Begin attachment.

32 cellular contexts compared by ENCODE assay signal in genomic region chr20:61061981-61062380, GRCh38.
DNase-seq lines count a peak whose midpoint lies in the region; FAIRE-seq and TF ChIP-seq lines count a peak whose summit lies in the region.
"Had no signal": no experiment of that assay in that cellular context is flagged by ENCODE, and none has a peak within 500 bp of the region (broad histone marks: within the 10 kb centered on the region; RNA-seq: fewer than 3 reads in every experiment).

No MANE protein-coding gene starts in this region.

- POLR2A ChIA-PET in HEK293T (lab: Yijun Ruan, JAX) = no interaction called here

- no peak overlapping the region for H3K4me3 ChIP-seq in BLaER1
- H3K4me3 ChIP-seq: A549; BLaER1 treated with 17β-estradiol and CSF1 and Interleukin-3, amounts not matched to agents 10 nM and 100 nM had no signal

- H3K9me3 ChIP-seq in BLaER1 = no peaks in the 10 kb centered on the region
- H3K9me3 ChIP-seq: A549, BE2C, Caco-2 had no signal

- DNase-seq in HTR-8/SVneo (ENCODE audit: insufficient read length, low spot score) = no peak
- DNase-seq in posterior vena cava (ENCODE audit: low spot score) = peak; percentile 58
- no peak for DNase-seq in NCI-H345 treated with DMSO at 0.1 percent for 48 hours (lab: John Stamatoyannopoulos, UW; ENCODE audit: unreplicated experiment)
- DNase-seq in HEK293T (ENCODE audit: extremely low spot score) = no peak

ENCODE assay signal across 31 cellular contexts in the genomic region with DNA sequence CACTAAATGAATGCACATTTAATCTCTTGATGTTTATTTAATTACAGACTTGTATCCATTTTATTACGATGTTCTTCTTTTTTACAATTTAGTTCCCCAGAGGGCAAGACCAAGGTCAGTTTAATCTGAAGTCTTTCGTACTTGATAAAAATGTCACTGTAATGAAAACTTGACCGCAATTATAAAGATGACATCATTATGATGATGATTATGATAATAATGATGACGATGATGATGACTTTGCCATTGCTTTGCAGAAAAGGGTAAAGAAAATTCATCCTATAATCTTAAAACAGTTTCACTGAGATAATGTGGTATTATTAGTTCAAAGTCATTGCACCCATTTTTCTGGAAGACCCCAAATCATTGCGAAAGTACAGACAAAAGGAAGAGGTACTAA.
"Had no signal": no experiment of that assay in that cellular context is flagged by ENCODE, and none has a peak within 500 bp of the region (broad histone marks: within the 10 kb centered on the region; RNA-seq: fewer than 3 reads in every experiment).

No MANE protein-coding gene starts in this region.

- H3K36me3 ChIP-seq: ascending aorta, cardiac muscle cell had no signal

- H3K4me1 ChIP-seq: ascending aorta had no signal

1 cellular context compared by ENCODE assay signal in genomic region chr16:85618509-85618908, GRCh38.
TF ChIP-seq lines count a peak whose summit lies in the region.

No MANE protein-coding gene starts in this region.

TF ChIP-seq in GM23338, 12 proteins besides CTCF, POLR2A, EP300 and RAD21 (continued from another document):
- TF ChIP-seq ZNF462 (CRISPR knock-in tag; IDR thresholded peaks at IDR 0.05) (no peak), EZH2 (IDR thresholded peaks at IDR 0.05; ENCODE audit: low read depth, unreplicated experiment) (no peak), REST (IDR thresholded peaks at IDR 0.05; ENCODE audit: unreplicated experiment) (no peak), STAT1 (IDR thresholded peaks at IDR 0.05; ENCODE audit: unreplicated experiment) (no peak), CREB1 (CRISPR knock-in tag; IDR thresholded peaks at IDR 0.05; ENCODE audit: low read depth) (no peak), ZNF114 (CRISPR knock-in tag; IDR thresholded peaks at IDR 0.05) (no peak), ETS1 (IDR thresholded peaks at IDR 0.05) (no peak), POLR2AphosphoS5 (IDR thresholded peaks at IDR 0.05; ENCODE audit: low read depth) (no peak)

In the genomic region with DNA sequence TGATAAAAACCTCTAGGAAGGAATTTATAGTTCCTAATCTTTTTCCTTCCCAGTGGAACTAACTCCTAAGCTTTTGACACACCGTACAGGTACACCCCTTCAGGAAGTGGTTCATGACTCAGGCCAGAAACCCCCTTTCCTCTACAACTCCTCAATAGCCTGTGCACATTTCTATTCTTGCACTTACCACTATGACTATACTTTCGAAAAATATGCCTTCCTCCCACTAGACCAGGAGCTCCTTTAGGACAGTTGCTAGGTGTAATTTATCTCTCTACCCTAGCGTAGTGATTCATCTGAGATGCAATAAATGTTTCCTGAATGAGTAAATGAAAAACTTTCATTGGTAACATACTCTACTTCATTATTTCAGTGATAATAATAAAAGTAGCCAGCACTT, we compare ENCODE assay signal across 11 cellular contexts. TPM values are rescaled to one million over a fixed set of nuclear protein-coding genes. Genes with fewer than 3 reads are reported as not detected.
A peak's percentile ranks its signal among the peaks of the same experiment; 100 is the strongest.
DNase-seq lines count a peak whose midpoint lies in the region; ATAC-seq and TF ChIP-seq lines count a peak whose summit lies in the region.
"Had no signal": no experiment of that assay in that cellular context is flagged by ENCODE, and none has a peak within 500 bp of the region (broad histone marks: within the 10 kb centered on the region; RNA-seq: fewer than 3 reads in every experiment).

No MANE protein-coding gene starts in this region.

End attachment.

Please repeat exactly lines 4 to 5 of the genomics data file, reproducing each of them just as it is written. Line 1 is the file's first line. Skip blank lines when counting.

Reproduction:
No MANE protein-coding gene starts in this region.

- POLR2A ChIA-PET in HEK293T (lab: Yijun Ruan, JAX) = no interaction called here